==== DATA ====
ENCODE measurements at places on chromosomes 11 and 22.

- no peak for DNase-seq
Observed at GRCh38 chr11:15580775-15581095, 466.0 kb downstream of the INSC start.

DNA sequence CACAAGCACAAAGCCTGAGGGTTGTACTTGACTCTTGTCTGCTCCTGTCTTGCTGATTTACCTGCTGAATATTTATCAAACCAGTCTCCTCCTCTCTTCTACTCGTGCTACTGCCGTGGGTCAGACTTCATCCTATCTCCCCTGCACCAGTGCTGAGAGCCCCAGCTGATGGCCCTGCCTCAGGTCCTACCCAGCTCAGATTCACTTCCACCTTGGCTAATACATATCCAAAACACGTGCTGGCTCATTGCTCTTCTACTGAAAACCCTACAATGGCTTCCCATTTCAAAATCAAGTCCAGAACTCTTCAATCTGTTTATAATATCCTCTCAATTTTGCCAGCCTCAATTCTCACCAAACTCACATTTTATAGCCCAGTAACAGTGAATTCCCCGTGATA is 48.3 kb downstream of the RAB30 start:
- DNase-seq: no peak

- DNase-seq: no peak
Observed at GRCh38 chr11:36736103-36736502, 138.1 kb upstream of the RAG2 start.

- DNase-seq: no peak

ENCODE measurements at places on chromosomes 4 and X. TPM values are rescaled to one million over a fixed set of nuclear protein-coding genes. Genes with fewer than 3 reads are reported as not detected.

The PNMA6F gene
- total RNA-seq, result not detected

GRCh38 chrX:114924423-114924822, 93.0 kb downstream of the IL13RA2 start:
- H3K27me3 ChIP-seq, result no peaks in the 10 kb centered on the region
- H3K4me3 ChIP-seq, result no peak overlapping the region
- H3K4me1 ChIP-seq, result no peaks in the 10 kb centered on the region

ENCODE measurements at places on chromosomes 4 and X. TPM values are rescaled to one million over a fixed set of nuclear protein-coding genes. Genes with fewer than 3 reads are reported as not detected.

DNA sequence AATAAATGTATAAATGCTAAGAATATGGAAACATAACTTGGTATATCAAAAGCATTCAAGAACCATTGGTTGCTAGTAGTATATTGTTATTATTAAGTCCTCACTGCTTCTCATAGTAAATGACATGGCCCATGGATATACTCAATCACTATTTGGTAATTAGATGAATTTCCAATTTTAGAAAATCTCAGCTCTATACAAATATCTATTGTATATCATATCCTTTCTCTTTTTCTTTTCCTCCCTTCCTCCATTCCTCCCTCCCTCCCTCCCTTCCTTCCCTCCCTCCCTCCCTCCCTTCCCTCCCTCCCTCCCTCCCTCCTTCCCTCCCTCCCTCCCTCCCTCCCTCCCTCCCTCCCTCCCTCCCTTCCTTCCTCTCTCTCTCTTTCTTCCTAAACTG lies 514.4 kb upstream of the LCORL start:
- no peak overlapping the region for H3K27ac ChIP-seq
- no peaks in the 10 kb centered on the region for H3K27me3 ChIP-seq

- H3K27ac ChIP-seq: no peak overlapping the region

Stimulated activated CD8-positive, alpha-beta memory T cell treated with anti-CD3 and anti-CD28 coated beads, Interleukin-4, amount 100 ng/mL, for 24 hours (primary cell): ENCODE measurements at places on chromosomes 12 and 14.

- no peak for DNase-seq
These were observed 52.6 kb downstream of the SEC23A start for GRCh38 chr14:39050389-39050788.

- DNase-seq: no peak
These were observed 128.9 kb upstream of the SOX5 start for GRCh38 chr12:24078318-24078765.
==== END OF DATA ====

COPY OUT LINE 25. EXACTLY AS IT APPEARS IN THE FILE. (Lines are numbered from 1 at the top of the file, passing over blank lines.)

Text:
These were observed 128.9 kb upstream of the SOX5 start for GRCh38 chr12:24078318-24078765.